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Sorry for the incredibly newbie question, but I can see myself drifting into bad practices if I don't ask.

I have a PHP method that I want to return all the values of a given database column, in order to place the contents in a dropdown menu for a HTML form. I could obviously construct the whole HTML in the PHP method and return that as a string, but I imagine this is pretty bad practice.

Since PHP methods can only return one value, I imagine I'll need to call the method several times to populate the dropdown menu, or pass an array from the method.

What would be a good solution to this (presumably) common problem? Thanks.

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1  
Although your question indeed newbish and the problem indeed a very common one, there are 2 brilliant assumptions in your question making it not that bad: 1. only one person out of 1000 here have an idea of user-defined methods. Others mind PHP program as a plain linear solid block of code. 2. your bad practice remark is absolutely true. –  Your Common Sense Feb 20 '12 at 13:56

5 Answers 5

up vote 6 down vote accepted

Well, an array is one value, containing tons of other values. So just have your method return a array of results.

edit: as Hammerstein points out you could use objects but its as good/bad as arrays depending on context. Very similar.

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Is this good practice? –  Chuck Feb 20 '12 at 13:27
3  
Sure. The is no other/better way to do it. –  Iznogood Feb 20 '12 at 13:29
    
What about Ben Griffith's method? –  Chuck Feb 20 '12 at 13:43
    
Already edited my answer. But objects would be as good as arrays depending on context. Usually array's are plenty enough. –  Iznogood Feb 20 '12 at 13:44
1  
@Django Ben's method is just wrong. It is the same bad practice you referred to. there should be no SQL related code by the time uyou started output. ARRAY is what you were asking for. That's all. It is not a rocket science to discuss. –  Your Common Sense Feb 20 '12 at 13:57

You could use an object as your return type. So;

class MyReturnValue 
{
  public $Value1;
  public $Value2;
}

function getMyValues() 
{
  $results = GetDatabaseValues( ); // Assume this returns an associative array

  $result = new MyReturnValue();
  $result.Value1 = $results["Value1"];
  $result.Value2 = $results["Value2"];
}

Then in your code, you can refer to $result.Value1 etc.

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1  
he needs to iterate values and don't need methods –  Your Common Sense Feb 20 '12 at 13:49

There is no PHP function to do this, so you will have to form an array from the results.

$column = array()
$query = mysql_query("SELECT * FROM table ORDER BY id ASC");
while($row = mysql_fetch_array($query)){
    $column[] = $row[$key]
}

Then pass $column to your view(HTML)

foreach($column as $value)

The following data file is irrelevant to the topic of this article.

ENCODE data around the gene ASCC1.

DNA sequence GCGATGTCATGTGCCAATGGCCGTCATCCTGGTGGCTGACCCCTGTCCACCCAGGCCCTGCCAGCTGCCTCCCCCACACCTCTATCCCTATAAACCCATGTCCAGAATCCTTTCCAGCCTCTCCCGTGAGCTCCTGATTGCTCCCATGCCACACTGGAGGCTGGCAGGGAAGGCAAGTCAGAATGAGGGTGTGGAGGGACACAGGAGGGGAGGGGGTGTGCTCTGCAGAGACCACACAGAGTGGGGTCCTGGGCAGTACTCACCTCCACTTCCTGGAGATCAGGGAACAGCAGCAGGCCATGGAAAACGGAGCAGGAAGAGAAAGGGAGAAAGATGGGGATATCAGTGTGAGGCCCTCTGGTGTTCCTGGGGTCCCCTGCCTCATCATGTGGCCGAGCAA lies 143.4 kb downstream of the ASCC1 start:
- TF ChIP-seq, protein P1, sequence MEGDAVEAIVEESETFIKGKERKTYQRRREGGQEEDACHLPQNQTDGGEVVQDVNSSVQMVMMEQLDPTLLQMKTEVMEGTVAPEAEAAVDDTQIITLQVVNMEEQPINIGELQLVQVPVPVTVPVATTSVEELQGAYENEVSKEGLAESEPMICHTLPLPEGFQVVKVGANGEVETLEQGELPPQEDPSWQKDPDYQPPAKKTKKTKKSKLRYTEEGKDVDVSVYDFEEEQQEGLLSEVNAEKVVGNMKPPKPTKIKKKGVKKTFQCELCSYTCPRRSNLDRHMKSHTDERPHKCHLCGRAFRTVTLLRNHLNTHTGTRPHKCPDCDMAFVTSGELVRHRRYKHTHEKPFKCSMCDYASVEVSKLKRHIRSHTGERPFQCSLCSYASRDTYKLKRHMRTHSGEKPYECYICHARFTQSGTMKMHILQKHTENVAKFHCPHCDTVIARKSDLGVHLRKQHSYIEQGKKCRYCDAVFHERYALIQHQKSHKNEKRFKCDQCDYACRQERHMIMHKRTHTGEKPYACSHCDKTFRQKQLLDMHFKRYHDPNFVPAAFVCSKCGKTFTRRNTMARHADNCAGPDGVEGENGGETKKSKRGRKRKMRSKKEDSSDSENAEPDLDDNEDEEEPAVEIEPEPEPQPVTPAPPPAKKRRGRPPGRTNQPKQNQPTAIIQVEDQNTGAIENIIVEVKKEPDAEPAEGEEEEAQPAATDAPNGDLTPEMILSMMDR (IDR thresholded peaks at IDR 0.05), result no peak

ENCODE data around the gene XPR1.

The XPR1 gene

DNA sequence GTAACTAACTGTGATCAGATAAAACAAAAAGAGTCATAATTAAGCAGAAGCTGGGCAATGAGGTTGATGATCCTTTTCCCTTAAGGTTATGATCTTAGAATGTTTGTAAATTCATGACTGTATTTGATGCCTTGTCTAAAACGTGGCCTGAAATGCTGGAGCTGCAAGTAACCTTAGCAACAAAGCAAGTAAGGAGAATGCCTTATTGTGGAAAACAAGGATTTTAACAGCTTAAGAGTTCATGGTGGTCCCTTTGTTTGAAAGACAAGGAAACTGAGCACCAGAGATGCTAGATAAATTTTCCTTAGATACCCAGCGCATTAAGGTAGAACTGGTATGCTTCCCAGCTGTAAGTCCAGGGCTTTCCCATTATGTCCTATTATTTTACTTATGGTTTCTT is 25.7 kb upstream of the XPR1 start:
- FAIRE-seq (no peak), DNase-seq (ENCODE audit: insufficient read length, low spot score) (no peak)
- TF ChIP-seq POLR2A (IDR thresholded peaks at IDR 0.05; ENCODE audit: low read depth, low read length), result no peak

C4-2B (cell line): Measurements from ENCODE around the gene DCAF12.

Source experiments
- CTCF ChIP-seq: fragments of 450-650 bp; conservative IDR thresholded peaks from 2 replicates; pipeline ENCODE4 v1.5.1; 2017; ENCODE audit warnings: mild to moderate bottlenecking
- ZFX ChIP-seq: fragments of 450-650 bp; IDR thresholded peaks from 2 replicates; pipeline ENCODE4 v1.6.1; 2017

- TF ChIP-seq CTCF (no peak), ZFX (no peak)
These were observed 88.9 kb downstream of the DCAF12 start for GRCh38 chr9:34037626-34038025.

{
   echo "<li>" . $value . "</li>";
}
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if you were wrapping this code in a function, your answer were the best. –  Your Common Sense Feb 20 '12 at 13:58
1  
Just a work of caution - loading result sets into an array and then processing it is fine for small numbers of records, but when you're dealing with large volumes you end up iterating through the resultset to build the array, consuming precious memory and then iterating through the array to build the html. The method does work quite nicely for small volumes like list boxes though - just my 2p worth.. –  FreudianSlip Feb 20 '12 at 14:07
    
Yep, this is pretty much what I've done, except I'm trying to use PDO. –  Chuck Feb 20 '12 at 14:09

You can have arrays in arrays, so if you have a table with several columns you could assign them to an array as separate arrays:

$all_results = array();
foreach($rowInDatabase as $key => $value){
    // each row will be an array with a key of column name and value of column content depending how you get the data from the DB.
    $colname = $key;
    $colVal = $value; //this is an array
    $all_results[$colname] = $colVal; //append the current row to the array
    }

}

code like this will populate your array with an array per row of the table so if there are ten rows and five columns you could get row 2 column 3 with $all_results[1][2]; (as they start from 0).

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Not quite sure I understand what you want to do fully, but you could always pass the result back from the method, and then loop through it in your HTML.

Your method would be something like:

public function my_method()
{
     $result = $db->query($sql_here);
     return $result;
}

And then your HTML would be

<select>

<?

    $result = $class->my_method();

    while($row = $result->fetch_assoc())
    {
        echo '<option>'.$row['some_col'].'</option>';
    }

?>

</select>
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This is stated by the OP as a BAD PRACTICE. You better avoid it in your code. –  Your Common Sense Feb 20 '12 at 13:49
    
I couldn't quite understand what he was asking. It sounded to me like he didn't want to construct the HTML inside the method, and that was the issue. –  Ben Feb 20 '12 at 13:53
    
That's very true, Ben. I never explicitly stated this solution was bad practice, but the Col. is right... There should be no SQL where you've put it. Thanks, though. –  Chuck Feb 20 '12 at 14:04
    
Okay, it is me who stating this as a bad practice. –  Your Common Sense Feb 20 '12 at 14:06
    
Lol, I just figured the bad practice he was referring to was having HTML generated inside the method. While you're here - what's really wrong with using the object instead of an array? (This is a genuine question - not being sarcastic) –  Ben Feb 20 '12 at 14:10

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